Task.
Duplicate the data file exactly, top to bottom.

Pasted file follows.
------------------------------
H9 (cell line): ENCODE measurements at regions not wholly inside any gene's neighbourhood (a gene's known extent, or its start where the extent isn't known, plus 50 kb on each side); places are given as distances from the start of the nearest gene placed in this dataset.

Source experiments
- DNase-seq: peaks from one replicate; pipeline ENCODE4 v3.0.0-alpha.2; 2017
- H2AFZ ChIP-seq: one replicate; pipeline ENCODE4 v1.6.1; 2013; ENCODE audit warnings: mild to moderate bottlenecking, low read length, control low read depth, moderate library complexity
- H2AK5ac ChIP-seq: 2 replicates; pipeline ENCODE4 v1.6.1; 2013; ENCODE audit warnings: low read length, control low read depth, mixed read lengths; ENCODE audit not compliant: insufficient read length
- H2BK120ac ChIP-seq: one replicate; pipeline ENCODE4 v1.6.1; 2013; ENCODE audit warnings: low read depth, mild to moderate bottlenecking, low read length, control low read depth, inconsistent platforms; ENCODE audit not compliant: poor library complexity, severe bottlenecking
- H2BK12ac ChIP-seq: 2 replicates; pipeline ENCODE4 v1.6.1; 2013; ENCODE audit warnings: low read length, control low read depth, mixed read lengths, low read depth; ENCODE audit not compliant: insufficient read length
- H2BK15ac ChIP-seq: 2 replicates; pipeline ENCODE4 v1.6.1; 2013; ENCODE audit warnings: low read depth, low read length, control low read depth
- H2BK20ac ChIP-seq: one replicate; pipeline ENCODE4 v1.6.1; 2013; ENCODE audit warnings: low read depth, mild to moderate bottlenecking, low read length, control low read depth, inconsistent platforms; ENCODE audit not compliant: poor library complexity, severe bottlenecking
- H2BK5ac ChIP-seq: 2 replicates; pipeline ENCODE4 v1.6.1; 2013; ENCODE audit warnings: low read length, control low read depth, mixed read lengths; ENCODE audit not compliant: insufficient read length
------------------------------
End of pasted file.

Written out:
H9 (cell line): ENCODE measurements at regions not wholly inside any gene's neighbourhood (a gene's known extent, or its start where the extent isn't known, plus 50 kb on each side); places are given as distances from the start of the nearest gene placed in this dataset.

Source experiments
- DNase-seq: peaks from one replicate; pipeline ENCODE4 v3.0.0-alpha.2; 2017
- H2AFZ ChIP-seq: one replicate; pipeline ENCODE4 v1.6.1; 2013; ENCODE audit warnings: mild to moderate bottlenecking, low read length, control low read depth, moderate library complexity
- H2AK5ac ChIP-seq: 2 replicates; pipeline ENCODE4 v1.6.1; 2013; ENCODE audit warnings: low read length, control low read depth, mixed read lengths; ENCODE audit not compliant: insufficient read length
- H2BK120ac ChIP-seq: one replicate; pipeline ENCODE4 v1.6.1; 2013; ENCODE audit warnings: low read depth, mild to moderate bottlenecking, low read length, control low read depth, inconsistent platforms; ENCODE audit not compliant: poor library complexity, severe bottlenecking
- H2BK12ac ChIP-seq: 2 replicates; pipeline ENCODE4 v1.6.1; 2013; ENCODE audit warnings: low read length, control low read depth, mixed read lengths, low read depth; ENCODE audit not compliant: insufficient read length
- H2BK15ac ChIP-seq: 2 replicates; pipeline ENCODE4 v1.6.1; 2013; ENCODE audit warnings: low read depth, low read length, control low read depth
- H2BK20ac ChIP-seq: one replicate; pipeline ENCODE4 v1.6.1; 2013; ENCODE audit warnings: low read depth, mild to moderate bottlenecking, low read length, control low read depth, inconsistent platforms; ENCODE audit not compliant: poor library complexity, severe bottlenecking
- H2BK5ac ChIP-seq: 2 replicates; pipeline ENCODE4 v1.6.1; 2013; ENCODE audit warnings: low read length, control low read depth, mixed read lengths; ENCODE audit not compliant: insufficient read length